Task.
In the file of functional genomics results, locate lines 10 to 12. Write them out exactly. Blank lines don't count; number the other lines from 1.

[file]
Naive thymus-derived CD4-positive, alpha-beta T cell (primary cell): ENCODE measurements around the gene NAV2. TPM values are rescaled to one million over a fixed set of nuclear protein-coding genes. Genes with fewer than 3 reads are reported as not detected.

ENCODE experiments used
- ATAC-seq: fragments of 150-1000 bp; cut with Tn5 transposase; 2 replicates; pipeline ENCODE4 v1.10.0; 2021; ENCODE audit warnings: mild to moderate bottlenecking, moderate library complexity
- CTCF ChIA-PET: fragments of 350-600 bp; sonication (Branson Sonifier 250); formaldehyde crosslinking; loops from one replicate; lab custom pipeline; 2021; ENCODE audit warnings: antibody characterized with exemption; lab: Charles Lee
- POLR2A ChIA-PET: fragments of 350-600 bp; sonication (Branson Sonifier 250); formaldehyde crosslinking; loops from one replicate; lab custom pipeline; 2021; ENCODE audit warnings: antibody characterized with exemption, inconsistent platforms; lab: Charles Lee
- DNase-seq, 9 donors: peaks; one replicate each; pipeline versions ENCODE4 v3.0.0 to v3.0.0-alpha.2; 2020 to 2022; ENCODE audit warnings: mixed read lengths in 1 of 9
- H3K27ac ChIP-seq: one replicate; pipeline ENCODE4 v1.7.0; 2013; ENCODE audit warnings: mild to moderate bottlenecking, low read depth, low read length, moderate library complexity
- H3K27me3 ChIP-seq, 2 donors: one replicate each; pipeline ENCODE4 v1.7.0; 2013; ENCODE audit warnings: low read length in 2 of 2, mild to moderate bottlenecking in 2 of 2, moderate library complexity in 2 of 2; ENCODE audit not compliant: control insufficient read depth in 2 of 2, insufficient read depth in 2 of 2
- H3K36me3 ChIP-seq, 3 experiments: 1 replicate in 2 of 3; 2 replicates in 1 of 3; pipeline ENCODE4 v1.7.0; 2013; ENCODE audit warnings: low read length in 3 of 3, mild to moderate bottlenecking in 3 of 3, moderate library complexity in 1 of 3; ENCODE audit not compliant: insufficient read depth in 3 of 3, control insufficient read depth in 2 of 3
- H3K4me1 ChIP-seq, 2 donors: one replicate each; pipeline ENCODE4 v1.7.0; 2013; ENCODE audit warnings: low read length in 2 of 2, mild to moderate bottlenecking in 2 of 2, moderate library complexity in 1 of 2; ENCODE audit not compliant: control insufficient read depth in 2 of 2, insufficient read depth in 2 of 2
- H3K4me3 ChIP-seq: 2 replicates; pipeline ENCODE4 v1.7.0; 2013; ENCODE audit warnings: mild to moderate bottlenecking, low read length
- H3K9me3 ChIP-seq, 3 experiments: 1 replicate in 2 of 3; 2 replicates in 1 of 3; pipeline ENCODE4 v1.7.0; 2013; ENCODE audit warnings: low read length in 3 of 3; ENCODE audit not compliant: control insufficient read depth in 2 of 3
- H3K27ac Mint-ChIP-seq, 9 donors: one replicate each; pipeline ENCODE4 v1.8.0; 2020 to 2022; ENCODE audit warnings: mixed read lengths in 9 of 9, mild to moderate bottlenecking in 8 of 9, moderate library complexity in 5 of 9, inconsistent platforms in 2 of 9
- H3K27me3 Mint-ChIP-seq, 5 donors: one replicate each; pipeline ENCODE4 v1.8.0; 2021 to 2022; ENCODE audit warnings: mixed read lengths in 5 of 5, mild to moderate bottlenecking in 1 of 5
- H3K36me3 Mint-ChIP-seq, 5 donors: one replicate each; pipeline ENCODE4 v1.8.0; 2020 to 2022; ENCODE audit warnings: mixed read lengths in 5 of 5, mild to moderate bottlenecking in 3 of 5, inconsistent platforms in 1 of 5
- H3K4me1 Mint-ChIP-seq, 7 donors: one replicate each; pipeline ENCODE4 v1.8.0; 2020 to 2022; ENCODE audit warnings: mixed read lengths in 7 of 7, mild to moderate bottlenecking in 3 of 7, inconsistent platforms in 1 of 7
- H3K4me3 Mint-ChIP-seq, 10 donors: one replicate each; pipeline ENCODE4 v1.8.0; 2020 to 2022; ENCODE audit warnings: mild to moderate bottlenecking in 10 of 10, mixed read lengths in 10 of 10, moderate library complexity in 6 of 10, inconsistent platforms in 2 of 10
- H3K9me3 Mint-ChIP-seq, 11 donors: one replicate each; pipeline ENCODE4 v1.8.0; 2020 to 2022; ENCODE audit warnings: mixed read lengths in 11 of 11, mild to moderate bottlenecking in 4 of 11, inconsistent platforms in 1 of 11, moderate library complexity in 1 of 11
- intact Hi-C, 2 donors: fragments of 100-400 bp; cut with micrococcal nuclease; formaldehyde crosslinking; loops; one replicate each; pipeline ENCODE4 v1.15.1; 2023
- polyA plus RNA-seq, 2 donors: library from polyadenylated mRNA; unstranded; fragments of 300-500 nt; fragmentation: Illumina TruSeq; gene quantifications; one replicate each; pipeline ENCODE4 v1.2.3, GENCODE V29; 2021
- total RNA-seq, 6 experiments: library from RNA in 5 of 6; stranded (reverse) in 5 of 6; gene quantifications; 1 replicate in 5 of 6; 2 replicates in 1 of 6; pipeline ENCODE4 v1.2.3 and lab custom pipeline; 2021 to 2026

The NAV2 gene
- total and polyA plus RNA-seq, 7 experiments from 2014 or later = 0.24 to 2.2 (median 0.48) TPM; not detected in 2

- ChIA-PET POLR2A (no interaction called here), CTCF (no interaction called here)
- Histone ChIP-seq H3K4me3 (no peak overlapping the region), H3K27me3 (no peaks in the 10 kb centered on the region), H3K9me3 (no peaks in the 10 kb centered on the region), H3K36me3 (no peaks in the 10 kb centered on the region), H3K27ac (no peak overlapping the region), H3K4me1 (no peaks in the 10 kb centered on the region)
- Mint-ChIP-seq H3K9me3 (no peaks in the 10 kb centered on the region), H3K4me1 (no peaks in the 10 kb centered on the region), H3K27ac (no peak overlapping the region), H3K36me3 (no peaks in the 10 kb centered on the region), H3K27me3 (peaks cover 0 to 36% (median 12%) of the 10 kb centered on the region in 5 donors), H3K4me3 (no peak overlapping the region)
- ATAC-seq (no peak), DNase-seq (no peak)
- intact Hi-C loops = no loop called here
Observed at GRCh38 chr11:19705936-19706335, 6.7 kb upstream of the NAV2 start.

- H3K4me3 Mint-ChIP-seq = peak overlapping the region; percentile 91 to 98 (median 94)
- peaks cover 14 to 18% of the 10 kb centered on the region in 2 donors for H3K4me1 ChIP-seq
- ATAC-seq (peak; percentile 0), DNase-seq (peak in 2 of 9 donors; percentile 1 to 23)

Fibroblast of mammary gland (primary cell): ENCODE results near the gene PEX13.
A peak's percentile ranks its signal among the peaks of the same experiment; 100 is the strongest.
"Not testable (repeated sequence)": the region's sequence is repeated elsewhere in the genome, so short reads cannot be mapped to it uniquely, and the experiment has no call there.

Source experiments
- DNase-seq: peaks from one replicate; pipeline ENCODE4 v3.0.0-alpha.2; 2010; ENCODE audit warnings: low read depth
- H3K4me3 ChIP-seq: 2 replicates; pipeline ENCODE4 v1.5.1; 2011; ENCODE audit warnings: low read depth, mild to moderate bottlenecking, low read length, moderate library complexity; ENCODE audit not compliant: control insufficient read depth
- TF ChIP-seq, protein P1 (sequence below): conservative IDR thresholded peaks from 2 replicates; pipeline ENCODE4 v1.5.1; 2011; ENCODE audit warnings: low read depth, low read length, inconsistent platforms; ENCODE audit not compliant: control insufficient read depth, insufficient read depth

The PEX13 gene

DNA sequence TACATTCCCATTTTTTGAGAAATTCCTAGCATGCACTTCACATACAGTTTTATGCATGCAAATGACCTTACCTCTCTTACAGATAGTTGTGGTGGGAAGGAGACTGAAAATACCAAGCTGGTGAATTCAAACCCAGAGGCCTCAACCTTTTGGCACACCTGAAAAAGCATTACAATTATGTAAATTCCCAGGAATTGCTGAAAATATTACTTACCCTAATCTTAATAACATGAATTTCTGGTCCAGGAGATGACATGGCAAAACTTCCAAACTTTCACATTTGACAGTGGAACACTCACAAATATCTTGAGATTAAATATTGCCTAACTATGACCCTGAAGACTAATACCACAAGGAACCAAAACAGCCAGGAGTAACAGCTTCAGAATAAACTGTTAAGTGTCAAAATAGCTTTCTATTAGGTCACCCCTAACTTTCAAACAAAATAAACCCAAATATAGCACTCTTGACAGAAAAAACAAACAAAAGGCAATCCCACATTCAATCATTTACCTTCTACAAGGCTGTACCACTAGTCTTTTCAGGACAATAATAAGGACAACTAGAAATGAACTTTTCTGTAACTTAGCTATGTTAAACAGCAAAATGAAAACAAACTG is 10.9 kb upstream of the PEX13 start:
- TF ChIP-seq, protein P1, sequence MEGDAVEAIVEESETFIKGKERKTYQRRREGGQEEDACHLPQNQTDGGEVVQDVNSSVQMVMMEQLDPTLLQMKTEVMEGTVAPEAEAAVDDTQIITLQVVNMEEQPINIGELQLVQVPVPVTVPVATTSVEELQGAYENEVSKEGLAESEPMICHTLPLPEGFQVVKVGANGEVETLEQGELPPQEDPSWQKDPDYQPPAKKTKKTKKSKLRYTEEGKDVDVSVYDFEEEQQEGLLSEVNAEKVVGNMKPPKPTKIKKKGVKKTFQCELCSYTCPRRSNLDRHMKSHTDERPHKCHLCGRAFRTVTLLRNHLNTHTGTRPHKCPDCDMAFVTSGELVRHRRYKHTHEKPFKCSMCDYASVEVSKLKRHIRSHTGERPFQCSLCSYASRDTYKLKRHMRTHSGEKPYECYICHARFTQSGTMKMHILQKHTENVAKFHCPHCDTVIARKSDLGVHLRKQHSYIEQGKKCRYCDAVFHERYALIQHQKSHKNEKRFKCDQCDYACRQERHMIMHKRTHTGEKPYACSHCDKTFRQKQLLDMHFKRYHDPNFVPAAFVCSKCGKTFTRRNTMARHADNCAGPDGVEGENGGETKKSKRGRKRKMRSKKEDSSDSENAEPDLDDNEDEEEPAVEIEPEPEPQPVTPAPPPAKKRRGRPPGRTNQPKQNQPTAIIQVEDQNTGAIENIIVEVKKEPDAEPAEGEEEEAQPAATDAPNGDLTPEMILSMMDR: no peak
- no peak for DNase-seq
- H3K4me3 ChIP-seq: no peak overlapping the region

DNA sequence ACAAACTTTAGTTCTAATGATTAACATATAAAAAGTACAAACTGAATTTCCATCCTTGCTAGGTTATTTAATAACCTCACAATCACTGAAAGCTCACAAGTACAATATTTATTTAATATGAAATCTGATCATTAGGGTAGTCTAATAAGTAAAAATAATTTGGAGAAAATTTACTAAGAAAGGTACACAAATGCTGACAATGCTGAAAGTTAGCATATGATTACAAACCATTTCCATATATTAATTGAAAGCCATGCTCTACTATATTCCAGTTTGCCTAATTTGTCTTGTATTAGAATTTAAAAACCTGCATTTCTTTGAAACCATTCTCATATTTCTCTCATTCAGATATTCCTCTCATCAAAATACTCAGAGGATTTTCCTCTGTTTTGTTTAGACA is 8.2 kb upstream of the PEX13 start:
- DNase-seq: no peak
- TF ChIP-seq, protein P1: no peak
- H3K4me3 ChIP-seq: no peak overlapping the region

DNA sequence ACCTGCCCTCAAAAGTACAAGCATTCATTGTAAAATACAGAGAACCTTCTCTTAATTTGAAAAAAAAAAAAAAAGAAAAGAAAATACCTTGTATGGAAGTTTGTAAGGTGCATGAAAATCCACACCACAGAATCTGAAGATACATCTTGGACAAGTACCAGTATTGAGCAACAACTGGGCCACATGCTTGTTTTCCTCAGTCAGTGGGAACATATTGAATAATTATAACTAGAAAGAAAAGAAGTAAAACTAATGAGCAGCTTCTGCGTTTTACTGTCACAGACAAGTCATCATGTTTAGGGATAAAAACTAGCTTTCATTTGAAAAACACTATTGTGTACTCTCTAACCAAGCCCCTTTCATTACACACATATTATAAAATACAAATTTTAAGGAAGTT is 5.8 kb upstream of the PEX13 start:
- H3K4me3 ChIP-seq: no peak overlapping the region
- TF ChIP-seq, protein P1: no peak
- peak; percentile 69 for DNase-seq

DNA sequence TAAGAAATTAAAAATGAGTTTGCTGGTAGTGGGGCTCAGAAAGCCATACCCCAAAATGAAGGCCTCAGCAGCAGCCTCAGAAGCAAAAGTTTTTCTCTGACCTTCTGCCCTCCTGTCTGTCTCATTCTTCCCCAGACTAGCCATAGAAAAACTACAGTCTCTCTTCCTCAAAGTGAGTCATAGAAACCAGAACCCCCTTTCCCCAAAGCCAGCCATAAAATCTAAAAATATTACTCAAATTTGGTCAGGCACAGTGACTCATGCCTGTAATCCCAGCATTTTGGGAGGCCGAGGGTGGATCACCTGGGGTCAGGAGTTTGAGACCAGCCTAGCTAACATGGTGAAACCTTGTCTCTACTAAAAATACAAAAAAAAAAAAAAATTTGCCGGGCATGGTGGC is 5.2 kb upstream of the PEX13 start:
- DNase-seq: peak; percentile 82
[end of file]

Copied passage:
- H3K4me1 ChIP-seq, 2 donors: one replicate each; pipeline ENCODE4 v1.7.0; 2013; ENCODE audit warnings: low read length in 2 of 2, mild to moderate bottlenecking in 2 of 2, moderate library complexity in 1 of 2; ENCODE audit not compliant: control insufficient read depth in 2 of 2, insufficient read depth in 2 of 2
- H3K4me3 ChIP-seq: 2 replicates; pipeline ENCODE4 v1.7.0; 2013; ENCODE audit warnings: mild to moderate bottlenecking, low read length
- H3K9me3 ChIP-seq, 3 experiments: 1 replicate in 2 of 3; 2 replicates in 1 of 3; pipeline ENCODE4 v1.7.0; 2013; ENCODE audit warnings: low read length in 3 of 3; ENCODE audit not compliant: control insufficient read depth in 2 of 3